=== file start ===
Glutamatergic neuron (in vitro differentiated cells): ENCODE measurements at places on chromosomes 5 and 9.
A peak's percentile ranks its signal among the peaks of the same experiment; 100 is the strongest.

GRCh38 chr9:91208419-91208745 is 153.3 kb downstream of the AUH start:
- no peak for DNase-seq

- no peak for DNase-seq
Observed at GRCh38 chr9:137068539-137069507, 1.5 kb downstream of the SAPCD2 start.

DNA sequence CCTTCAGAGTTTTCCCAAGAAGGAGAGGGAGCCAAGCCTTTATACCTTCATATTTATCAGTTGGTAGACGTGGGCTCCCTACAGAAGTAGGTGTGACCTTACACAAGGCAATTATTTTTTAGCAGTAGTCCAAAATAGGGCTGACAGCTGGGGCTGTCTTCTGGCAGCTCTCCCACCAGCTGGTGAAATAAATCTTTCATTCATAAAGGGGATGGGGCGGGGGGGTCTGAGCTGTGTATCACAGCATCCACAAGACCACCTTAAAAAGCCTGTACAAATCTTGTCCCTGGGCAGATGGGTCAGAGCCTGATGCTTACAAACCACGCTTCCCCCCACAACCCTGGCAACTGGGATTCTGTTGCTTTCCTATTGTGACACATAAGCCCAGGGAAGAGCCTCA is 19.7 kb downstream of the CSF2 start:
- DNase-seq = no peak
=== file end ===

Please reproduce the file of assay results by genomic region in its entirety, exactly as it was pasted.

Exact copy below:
Glutamatergic neuron (in vitro differentiated cells): ENCODE measurements at places on chromosomes 5 and 9.
A peak's percentile ranks its signal among the peaks of the same experiment; 100 is the strongest.

GRCh38 chr9:91208419-91208745 is 153.3 kb downstream of the AUH start:
- no peak for DNase-seq

- no peak for DNase-seq
Observed at GRCh38 chr9:137068539-137069507, 1.5 kb downstream of the SAPCD2 start.

DNA sequence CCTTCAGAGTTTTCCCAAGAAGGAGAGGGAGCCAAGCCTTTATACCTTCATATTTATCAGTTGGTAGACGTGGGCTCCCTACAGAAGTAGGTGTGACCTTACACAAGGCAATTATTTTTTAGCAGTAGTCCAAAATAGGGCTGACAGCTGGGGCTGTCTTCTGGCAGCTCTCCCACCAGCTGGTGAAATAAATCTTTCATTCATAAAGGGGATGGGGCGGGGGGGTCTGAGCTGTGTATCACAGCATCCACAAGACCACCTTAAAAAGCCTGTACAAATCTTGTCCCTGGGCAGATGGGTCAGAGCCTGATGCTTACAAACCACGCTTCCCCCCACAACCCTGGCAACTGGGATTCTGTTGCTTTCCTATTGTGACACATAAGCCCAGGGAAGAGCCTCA is 19.7 kb downstream of the CSF2 start:
- DNase-seq = no peak